...it is possible to assert that cyberspace is “just like” real space only if one ignores that cyberspace is peopled by real users who experience cyberspace and real space as different but connected, with acts taken in one having consequences in the other. In all cases, theories of cyberspace as separate space give short shrift to cyberspace as both extension and evolution of everyday spatial practice—as a space neither separate from real space nor simply a continuation of it. That is to say, they ignore both the embodied, situated experience of cyberspace users and the complex interplay between real and digital geographies.

...it is possible to assert that cyberspace is “just like” real space only if one ignores that cyberspace is peopled by real users who experience cyberspace and real space as different but connected, with acts taken in one having consequences in the other. In all cases, theories of cyberspace as separate space give short shrift to cyberspace as both extension and evolution of everyday spatial practice—as a space neither separate from real space nor simply a continuation of it. That is to say, they ignore both the embodied, situated experience of cyberspace users and the complex interplay between real and digital geographies.

...it is possible to assert that cyberspace is “just like” real space only if one ignores that cyberspace is peopled by real users who experience cyberspace and real space as different but connected, with acts taken in one having consequences in the other. In all cases, theories of cyberspace as separate space give short shrift to cyberspace as both extension and evolution of everyday spatial practice—as a space neither separate from real space nor simply a continuation of it. That is to say, they ignore both the embodied, situated experience of cyberspace users and the complex interplay between real and digital geographies.

A single click of a mouse sets off a chain reaction and sends a signal to mining farms around the world, which go on to have a footprint of 35 kWh for an ‘average’ transaction, with emissions of close to 20 KgCO2 for that single mouse click [...] An ETH transaction is thousands times more costly than other internet activities that individuals typically engage in. [...] Transactions relating to NFTs however, have more complexities involved.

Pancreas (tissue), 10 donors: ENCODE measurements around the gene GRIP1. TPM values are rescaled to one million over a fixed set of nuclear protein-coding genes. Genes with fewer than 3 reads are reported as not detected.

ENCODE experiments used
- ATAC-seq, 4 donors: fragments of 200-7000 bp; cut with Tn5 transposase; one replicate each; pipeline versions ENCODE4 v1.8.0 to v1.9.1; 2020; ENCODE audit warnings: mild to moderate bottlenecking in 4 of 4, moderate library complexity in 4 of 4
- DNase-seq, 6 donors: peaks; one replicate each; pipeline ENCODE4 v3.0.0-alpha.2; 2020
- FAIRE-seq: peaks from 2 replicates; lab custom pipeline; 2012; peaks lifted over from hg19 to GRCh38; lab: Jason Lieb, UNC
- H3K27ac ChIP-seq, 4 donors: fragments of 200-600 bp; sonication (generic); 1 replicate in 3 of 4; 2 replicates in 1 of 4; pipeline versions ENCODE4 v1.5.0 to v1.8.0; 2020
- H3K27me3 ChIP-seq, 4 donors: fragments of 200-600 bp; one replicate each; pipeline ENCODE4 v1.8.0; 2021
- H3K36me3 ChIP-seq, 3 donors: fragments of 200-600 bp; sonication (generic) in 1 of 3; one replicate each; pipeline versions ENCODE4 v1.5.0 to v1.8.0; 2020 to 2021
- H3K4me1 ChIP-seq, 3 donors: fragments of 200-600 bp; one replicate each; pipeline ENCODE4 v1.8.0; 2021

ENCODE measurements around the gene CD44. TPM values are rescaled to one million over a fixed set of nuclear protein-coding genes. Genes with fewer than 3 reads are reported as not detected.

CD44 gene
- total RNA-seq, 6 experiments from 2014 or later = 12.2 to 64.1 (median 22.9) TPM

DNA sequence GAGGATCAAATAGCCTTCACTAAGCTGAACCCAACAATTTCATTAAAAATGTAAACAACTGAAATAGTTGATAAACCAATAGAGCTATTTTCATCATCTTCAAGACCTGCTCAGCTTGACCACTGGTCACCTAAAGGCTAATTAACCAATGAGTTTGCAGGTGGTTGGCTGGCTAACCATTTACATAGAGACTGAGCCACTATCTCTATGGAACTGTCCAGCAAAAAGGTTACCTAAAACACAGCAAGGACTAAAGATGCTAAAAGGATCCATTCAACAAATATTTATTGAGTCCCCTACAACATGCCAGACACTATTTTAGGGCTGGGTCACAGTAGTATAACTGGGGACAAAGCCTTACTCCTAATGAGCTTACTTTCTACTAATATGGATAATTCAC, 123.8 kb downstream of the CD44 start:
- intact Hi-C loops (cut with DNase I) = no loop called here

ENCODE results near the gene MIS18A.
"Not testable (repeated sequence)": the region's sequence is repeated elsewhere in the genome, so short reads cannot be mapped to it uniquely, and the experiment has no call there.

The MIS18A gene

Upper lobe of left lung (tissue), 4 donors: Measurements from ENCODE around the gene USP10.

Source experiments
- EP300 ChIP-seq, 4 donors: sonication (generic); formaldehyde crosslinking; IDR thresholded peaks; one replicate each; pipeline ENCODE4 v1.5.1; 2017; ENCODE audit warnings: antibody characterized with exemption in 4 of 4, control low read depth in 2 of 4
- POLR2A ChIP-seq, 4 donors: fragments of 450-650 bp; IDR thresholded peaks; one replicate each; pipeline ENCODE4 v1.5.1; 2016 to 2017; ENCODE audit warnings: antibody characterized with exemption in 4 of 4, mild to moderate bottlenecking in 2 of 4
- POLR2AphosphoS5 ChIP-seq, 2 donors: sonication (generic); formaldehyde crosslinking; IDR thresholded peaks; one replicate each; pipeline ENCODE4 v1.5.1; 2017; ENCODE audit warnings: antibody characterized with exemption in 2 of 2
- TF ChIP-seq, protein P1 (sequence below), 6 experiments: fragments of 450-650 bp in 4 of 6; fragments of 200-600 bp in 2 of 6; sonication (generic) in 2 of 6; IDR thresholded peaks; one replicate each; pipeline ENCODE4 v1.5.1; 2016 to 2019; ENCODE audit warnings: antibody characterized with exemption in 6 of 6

[...]
A single NFT can involve dozens of transactions, and potentially more. These include minting, bidding, cancelling, sales and transfer of ownership.
[...]
This single NFT’s footprint is equivalent to a EU resident’s total electric power consumption for more than a month, with emissions equivalent to driving for 1000Km, or flying for 2 hours.

A single click of a mouse sets off a chain reaction and sends a signal to mining farms around the world, which go on to have a footprint of 35 kWh for an ‘average’ transaction, with emissions of close to 20 KgCO2 for that single mouse click [...] An ETH transaction is thousands times more costly than other internet activities that individuals typically engage in. [...] Transactions relating to NFTs however, have more complexities involved.
[...]
A single NFT can involve dozens of transactions, and potentially more. These include minting, bidding, cancelling, sales and transfer of ownership.
[...]
This single NFT’s footprint is equivalent to a EU resident’s total electric power consumption for more than a month, with emissions equivalent to driving for 1000Km, or flying for 2 hours.

A single click of a mouse sets off a chain reaction and sends a signal to mining farms around the world, which go on to have a footprint of 35 kWh for an ‘average’ transaction, with emissions of close to 20 KgCO2 for that single mouse click [...] An ETH transaction is thousands times more costly than other internet activities that individuals typically engage in. [...] Transactions relating to NFTs however, have more complexities involved.
[...]
A single NFT can involve dozens of transactions, and potentially more. These include minting, bidding, cancelling, sales and transfer of ownership.
[...]
This single NFT’s footprint is equivalent to a EU resident’s total electric power consumption for more than a month, with emissions equivalent to driving for 1000Km, or flying for 2 hours.

It’s not a physical landscape. It’s a term reserved for the new technologies. It’s a landscape in the future. It’s as though you used technology to take you off the ground and go like Alice through the looking glass.

It’s not a physical landscape. It’s a term reserved for the new technologies. It’s a landscape in the future. It’s as though you used technology to take you off the ground and go like Alice through the looking glass.

It’s not a physical landscape. It’s a term reserved for the new technologies. It’s a landscape in the future. It’s as though you used technology to take you off the ground and go like Alice through the looking glass.